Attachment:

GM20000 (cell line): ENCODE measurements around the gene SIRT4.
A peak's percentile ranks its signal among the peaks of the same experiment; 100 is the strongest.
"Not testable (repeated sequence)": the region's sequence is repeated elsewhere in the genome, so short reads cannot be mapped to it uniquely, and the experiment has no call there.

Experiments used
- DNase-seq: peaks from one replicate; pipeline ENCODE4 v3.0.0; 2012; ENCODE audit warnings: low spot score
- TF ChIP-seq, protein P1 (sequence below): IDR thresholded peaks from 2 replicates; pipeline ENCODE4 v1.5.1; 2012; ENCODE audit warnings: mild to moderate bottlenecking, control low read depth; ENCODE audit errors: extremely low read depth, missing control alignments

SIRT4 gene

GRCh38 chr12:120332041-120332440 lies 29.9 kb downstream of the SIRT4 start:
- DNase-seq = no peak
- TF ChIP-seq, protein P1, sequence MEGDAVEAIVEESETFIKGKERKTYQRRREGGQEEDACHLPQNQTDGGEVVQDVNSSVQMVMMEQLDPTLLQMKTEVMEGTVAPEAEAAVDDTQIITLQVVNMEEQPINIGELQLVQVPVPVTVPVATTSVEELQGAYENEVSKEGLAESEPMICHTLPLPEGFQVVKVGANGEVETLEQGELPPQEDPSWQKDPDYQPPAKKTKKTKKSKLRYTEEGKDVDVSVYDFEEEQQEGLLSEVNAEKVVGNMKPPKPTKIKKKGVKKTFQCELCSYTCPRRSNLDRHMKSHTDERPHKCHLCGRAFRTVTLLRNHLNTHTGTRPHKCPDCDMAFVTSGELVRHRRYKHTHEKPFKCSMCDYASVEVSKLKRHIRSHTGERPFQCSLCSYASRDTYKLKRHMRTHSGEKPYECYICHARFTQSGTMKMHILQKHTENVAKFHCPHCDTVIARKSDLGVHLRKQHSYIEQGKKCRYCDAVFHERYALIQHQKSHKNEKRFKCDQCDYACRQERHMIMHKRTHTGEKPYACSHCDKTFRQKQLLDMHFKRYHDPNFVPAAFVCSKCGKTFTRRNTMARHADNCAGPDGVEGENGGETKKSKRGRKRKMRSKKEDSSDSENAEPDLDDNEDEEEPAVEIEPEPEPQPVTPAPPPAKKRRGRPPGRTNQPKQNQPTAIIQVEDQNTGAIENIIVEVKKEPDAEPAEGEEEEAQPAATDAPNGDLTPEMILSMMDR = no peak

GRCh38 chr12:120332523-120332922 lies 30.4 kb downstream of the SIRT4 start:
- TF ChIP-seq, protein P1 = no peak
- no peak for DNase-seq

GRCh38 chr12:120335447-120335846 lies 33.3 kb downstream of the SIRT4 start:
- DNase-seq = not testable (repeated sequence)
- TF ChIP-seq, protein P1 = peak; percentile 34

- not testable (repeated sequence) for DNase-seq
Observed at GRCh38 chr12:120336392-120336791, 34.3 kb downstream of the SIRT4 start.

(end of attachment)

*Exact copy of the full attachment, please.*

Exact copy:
GM20000 (cell line): ENCODE measurements around the gene SIRT4.
A peak's percentile ranks its signal among the peaks of the same experiment; 100 is the strongest.
"Not testable (repeated sequence)": the region's sequence is repeated elsewhere in the genome, so short reads cannot be mapped to it uniquely, and the experiment has no call there.

Experiments used
- DNase-seq: peaks from one replicate; pipeline ENCODE4 v3.0.0; 2012; ENCODE audit warnings: low spot score
- TF ChIP-seq, protein P1 (sequence below): IDR thresholded peaks from 2 replicates; pipeline ENCODE4 v1.5.1; 2012; ENCODE audit warnings: mild to moderate bottlenecking, control low read depth; ENCODE audit errors: extremely low read depth, missing control alignments

SIRT4 gene

GRCh38 chr12:120332041-120332440 lies 29.9 kb downstream of the SIRT4 start:
- DNase-seq = no peak
- TF ChIP-seq, protein P1, sequence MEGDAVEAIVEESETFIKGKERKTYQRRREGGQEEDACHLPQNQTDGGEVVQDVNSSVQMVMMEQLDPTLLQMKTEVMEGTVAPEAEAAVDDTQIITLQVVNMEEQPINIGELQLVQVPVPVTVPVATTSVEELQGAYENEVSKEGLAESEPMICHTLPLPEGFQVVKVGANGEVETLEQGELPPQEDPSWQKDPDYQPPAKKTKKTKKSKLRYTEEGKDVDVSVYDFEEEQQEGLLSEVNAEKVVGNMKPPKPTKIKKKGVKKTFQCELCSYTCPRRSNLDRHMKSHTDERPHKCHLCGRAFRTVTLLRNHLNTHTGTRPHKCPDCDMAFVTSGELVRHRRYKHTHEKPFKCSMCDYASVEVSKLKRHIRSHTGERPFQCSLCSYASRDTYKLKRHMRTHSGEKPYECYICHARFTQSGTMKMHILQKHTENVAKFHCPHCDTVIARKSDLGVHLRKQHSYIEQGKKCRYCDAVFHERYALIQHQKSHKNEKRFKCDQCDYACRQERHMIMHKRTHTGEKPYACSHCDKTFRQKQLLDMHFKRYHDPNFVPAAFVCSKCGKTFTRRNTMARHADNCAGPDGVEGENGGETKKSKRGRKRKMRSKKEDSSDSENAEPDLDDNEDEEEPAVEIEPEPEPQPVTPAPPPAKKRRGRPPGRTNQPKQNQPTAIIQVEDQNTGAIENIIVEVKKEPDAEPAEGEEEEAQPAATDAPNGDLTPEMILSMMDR = no peak

GRCh38 chr12:120332523-120332922 lies 30.4 kb downstream of the SIRT4 start:
- TF ChIP-seq, protein P1 = no peak
- no peak for DNase-seq

GRCh38 chr12:120335447-120335846 lies 33.3 kb downstream of the SIRT4 start:
- DNase-seq = not testable (repeated sequence)
- TF ChIP-seq, protein P1 = peak; percentile 34

- not testable (repeated sequence) for DNase-seq
Observed at GRCh38 chr12:120336392-120336791, 34.3 kb downstream of the SIRT4 start.